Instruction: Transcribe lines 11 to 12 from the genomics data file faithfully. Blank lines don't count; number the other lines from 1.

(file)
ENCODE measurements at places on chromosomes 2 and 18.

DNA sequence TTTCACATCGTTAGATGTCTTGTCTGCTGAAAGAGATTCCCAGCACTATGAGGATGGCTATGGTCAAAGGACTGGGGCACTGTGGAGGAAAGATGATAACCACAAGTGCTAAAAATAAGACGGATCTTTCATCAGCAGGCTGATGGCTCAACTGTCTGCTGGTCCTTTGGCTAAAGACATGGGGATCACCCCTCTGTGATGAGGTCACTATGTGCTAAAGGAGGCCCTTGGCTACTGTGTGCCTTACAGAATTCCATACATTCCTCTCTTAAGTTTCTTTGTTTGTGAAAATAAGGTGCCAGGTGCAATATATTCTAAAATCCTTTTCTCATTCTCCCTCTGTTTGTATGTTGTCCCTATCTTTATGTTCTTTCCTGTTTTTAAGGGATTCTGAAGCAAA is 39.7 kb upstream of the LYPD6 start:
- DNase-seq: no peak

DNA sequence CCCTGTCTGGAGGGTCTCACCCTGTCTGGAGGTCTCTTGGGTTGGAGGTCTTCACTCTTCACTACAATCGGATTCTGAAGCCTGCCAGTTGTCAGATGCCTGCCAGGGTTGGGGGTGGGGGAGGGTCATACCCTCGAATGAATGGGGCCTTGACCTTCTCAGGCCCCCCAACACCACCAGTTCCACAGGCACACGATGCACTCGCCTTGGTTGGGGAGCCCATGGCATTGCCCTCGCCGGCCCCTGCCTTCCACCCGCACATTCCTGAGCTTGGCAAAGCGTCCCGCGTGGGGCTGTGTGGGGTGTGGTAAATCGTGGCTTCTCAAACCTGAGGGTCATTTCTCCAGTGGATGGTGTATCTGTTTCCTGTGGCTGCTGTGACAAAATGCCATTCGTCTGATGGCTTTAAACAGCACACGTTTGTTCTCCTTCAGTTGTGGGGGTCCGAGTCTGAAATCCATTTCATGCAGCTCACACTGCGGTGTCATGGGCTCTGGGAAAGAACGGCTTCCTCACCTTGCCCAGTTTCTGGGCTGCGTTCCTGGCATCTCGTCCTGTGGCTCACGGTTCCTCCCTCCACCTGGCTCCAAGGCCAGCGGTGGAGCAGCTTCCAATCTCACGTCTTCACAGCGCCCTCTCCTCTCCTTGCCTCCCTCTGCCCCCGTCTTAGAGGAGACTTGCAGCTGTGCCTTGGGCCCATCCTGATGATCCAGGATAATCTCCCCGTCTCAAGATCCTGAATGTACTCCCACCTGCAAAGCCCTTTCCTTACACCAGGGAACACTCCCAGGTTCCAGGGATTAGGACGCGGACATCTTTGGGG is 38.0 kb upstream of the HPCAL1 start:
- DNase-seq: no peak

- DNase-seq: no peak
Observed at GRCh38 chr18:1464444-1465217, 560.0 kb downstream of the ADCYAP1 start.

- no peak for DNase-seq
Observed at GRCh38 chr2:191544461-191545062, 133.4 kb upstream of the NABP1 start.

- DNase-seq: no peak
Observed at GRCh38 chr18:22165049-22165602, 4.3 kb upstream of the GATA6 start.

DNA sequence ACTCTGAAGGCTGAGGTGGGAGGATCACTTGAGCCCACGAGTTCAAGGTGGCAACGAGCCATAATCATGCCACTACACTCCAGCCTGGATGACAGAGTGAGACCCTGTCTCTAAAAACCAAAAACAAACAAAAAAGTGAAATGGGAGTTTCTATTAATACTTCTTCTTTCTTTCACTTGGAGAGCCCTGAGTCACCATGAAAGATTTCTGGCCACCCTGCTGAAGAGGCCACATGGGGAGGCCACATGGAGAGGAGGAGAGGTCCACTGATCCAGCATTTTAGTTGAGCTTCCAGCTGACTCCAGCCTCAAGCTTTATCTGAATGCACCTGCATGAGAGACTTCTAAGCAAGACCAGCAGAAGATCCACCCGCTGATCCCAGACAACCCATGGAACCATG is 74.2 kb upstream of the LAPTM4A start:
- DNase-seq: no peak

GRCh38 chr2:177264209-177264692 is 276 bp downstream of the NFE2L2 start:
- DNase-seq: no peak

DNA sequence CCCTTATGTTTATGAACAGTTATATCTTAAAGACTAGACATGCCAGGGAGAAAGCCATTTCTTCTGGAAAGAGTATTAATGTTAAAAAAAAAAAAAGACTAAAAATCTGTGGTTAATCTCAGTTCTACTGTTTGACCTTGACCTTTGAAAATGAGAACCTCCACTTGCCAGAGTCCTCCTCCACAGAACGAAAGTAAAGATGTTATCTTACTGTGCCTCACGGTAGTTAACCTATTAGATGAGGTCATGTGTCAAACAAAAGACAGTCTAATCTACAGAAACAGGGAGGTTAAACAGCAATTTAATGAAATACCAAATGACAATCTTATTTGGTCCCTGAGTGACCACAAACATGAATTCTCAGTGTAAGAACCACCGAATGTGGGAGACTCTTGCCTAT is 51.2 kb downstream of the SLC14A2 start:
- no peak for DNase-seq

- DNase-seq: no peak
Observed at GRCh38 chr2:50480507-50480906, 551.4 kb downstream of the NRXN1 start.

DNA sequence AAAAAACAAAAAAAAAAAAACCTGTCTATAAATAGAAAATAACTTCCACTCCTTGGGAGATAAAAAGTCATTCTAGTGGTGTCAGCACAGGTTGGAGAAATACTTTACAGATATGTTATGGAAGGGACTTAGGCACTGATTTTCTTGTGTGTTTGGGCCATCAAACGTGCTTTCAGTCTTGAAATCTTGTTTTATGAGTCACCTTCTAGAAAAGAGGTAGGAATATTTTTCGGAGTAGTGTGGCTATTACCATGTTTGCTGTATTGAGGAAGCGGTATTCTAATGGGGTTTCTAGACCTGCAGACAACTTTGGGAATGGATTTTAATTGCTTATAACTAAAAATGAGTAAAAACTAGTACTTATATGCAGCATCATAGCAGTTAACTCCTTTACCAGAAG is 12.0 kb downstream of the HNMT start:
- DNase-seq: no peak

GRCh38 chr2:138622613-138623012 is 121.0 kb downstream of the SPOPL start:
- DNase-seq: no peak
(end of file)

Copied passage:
Observed at GRCh38 chr18:22165049-22165602, 4.3 kb upstream of the GATA6 start.

DNA sequence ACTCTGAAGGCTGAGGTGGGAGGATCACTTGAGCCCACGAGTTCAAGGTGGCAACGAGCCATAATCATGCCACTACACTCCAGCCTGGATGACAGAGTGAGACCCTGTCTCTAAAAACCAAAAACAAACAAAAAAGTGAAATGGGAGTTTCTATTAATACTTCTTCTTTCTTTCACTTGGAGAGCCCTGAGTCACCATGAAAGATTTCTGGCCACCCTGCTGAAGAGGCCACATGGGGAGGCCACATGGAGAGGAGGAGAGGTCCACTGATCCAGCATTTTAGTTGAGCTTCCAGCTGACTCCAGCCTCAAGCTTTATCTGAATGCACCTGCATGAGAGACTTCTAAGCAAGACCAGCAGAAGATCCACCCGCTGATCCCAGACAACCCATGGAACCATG is 74.2 kb upstream of the LAPTM4A start: